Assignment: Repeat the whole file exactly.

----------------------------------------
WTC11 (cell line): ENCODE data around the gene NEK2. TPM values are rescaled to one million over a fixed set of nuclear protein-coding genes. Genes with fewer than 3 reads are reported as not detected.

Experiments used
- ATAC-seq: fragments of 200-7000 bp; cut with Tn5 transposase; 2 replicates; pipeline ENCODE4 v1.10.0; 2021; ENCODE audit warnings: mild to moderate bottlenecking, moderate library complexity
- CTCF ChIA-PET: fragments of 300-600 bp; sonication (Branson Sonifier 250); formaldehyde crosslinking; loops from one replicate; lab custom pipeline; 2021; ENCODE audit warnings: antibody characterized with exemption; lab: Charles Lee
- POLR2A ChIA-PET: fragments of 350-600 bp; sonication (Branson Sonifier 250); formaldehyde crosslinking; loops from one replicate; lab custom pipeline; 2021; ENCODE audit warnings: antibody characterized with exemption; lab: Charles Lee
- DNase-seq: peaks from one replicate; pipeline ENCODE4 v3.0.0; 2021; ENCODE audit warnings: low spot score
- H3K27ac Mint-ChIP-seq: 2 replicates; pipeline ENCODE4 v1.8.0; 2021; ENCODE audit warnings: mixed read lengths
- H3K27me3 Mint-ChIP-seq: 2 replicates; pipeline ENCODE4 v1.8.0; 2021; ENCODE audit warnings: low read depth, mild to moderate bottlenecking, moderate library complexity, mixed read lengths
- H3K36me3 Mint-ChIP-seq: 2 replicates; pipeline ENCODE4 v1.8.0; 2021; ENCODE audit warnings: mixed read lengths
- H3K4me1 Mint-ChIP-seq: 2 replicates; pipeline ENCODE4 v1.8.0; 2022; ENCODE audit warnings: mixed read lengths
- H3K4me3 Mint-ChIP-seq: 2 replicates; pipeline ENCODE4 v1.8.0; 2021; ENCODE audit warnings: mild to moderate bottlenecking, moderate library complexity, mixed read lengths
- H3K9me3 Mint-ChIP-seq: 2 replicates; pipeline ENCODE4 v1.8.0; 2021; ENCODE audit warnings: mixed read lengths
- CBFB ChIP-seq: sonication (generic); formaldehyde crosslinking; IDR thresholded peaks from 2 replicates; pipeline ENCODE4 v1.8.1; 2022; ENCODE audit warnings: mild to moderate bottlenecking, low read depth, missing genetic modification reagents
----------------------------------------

WTC11 (cell line): ENCODE data around the gene NEK2. TPM values are rescaled to one million over a fixed set of nuclear protein-coding genes. Genes with fewer than 3 reads are reported as not detected.

Experiments used
- ATAC-seq: fragments of 200-7000 bp; cut with Tn5 transposase; 2 replicates; pipeline ENCODE4 v1.10.0; 2021; ENCODE audit warnings: mild to moderate bottlenecking, moderate library complexity
- CTCF ChIA-PET: fragments of 300-600 bp; sonication (Branson Sonifier 250); formaldehyde crosslinking; loops from one replicate; lab custom pipeline; 2021; ENCODE audit warnings: antibody characterized with exemption; lab: Charles Lee
- POLR2A ChIA-PET: fragments of 350-600 bp; sonication (Branson Sonifier 250); formaldehyde crosslinking; loops from one replicate; lab custom pipeline; 2021; ENCODE audit warnings: antibody characterized with exemption; lab: Charles Lee
- DNase-seq: peaks from one replicate; pipeline ENCODE4 v3.0.0; 2021; ENCODE audit warnings: low spot score
- H3K27ac Mint-ChIP-seq: 2 replicates; pipeline ENCODE4 v1.8.0; 2021; ENCODE audit warnings: mixed read lengths
- H3K27me3 Mint-ChIP-seq: 2 replicates; pipeline ENCODE4 v1.8.0; 2021; ENCODE audit warnings: low read depth, mild to moderate bottlenecking, moderate library complexity, mixed read lengths
- H3K36me3 Mint-ChIP-seq: 2 replicates; pipeline ENCODE4 v1.8.0; 2021; ENCODE audit warnings: mixed read lengths
- H3K4me1 Mint-ChIP-seq: 2 replicates; pipeline ENCODE4 v1.8.0; 2022; ENCODE audit warnings: mixed read lengths
- H3K4me3 Mint-ChIP-seq: 2 replicates; pipeline ENCODE4 v1.8.0; 2021; ENCODE audit warnings: mild to moderate bottlenecking, moderate library complexity, mixed read lengths
- H3K9me3 Mint-ChIP-seq: 2 replicates; pipeline ENCODE4 v1.8.0; 2021; ENCODE audit warnings: mixed read lengths
- CBFB ChIP-seq: sonication (generic); formaldehyde crosslinking; IDR thresholded peaks from 2 replicates; pipeline ENCODE4 v1.8.1; 2022; ENCODE audit warnings: mild to moderate bottlenecking, low read depth, missing genetic modification reagents